Heineken freebies: Scammers resurrect an old phishing scam to steal your personal data

Amid stay-at-home orders, many companies have come to aid consumers with goodies and free deliveries, and sometimes they’ve even surprised customers with freebies or giveaways.

Fraudsters are once again leveraging the covid-19 lockdown by resurrecting an old phishing ruse – free Heineken beer kegs. The fake Heineken promotion was sent to UK consumers via WhatsApp, and advertised a limited-time offer of free beer for anybody willing to fill out a one-minute survey.

One Twitter user informed the company about the scam: “@Heineken got a link to this through a WhatsApp message, I assume it’s a scam thought you might want to know about it #stayathome #scam”

“Stay at Home With 4 Free beer kegs. Answer this quick 1 minute survey and be one of the happy winners of our giveaway,” reads the scammers’ carefully designed webpage.

The company has also released a statement on its Twitter account:
“Please be aware that there is currently a ‘Free Beer’ phishing scam circulating through social networks. The Promotion states Heineken is giving away free kegs, and encourages recipients to share the message. This is a scam and is not sanctioned by Heineken – we have reported to Action Fraud. Promotions of this type will always be announced via official Heineken channels. We do not advise consumers to click on the link, share personal data, or share the message within their networks. If one of these messages comes your way, do not follow any links that it contains.”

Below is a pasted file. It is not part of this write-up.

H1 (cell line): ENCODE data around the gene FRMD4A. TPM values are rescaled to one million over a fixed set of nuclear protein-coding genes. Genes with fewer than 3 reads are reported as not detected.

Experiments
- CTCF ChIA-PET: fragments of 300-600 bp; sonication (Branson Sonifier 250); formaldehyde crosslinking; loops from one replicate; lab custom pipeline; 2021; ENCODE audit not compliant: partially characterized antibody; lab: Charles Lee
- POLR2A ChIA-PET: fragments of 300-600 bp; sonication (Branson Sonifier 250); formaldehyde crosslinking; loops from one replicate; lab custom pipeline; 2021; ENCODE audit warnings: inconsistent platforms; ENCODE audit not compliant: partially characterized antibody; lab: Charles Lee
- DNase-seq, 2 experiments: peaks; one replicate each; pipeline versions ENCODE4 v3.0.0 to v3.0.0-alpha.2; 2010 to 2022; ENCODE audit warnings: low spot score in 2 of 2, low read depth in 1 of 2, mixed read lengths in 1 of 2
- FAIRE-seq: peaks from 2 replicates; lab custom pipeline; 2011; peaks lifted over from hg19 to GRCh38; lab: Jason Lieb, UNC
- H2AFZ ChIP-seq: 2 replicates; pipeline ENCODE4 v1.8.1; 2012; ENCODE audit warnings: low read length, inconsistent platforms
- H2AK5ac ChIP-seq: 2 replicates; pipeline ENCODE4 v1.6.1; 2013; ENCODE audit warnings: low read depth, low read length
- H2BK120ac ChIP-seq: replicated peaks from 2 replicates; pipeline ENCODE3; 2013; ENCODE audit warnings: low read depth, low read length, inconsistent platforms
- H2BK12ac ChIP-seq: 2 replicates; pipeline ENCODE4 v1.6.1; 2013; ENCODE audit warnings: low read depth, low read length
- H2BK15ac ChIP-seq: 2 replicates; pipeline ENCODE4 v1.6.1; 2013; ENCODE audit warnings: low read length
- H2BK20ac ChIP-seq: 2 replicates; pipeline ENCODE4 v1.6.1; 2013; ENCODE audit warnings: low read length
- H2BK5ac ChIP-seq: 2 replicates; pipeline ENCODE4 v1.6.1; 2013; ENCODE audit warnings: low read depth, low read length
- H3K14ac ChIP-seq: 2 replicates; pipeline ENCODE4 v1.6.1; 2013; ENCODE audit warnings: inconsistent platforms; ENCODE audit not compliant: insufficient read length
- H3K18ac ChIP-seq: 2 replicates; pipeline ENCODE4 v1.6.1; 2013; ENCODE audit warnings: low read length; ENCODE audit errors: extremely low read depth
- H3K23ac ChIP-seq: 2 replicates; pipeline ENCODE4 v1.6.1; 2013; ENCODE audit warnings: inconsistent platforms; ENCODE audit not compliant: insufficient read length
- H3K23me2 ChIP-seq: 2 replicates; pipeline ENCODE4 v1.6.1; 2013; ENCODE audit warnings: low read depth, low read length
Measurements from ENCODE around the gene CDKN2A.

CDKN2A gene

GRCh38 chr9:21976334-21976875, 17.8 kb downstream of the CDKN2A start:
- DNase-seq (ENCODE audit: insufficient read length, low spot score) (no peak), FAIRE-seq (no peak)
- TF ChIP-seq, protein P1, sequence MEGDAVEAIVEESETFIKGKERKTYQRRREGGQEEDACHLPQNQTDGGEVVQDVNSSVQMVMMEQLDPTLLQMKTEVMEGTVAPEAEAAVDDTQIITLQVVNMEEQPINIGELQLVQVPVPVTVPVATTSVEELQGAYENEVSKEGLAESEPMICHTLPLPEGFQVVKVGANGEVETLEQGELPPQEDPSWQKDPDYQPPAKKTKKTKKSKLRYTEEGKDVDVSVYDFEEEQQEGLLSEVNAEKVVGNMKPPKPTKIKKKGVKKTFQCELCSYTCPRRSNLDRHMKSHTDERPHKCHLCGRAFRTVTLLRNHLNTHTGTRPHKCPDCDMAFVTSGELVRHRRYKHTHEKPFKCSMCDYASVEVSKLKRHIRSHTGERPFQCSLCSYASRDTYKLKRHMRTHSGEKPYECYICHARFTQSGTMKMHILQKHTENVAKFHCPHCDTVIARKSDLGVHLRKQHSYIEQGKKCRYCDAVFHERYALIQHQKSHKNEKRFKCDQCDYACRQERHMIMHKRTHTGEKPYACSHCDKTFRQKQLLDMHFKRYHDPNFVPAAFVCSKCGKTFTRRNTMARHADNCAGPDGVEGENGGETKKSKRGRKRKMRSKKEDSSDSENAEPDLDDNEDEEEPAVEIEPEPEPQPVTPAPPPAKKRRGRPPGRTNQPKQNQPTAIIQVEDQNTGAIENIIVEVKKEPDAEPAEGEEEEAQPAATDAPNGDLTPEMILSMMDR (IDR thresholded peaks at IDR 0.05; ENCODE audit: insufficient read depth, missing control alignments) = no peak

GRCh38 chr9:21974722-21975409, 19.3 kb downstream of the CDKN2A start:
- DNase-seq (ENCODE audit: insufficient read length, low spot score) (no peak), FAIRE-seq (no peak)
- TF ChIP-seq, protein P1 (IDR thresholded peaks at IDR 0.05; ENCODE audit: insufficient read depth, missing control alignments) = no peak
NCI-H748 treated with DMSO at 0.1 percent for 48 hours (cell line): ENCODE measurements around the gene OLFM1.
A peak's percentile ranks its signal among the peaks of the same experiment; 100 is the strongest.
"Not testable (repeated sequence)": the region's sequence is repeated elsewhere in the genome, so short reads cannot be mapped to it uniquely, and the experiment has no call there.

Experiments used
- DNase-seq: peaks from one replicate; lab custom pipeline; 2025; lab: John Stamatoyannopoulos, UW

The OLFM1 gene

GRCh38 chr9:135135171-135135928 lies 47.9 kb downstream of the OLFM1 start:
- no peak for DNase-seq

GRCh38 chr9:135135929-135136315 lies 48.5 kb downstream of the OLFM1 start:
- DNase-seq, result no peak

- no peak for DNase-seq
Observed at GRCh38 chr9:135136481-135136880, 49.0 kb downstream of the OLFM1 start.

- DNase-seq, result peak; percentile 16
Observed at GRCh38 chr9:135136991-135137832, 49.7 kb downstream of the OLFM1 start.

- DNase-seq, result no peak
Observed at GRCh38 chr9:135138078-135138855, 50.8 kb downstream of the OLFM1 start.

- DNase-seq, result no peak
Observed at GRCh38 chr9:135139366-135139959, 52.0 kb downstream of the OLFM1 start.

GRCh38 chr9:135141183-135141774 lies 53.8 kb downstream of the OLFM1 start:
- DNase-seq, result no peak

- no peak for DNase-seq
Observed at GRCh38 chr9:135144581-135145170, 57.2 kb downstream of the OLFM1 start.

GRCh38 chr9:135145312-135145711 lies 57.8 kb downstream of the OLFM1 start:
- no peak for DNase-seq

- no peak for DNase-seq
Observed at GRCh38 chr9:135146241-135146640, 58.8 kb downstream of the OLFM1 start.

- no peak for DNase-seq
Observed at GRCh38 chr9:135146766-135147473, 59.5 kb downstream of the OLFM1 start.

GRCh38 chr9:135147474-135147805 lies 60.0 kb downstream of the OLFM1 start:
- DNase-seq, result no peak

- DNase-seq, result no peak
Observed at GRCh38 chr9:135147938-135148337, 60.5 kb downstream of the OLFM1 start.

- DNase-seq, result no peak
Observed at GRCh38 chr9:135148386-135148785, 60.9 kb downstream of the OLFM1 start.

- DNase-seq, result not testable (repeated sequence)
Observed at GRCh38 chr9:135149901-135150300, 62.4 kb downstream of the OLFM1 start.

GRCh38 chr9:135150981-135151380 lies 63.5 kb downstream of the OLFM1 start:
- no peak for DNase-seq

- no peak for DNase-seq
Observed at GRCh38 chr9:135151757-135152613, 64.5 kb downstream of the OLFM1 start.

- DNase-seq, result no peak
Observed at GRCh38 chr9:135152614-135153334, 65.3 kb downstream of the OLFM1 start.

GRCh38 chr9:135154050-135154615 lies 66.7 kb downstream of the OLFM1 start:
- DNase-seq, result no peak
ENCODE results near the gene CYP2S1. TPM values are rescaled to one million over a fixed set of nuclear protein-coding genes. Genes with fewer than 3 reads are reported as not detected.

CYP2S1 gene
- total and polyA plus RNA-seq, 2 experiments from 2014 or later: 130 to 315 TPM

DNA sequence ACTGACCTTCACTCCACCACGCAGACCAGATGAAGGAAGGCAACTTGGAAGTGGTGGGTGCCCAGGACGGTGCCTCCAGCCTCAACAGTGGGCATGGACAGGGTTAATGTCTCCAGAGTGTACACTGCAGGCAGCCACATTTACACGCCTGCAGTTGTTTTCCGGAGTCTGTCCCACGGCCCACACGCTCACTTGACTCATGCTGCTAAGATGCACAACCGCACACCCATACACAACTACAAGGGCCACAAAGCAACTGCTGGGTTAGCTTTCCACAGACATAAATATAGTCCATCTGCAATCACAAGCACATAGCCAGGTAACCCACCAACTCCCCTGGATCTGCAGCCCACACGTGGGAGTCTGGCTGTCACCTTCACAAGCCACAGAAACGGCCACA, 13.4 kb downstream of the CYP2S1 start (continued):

This is not the first time the company’s name has been used in such a scheme. In 2018, a similar scam was delivered on social media platforms, albeit allegedly to celebrate Heineken’s 140th anniversary.

Like similar cons, the alleged survey is simply a means for cybercriminals to get your personal information for identity theft or additional attacks.
Online giveaways are common, but consumers should always check the official page of the company offering the giveaway before filling in any forms or accessing any links, especially if the message is received via text or instant communication platforms.

Scammers are known to spoof popular websites to grab your personal or financial information. It’s important to recognize the signs and be aware that any promotional message should not require your financial information or other sensitive data. You can also check for any spelling mistakes, suspicious domains and the sender’s email address.

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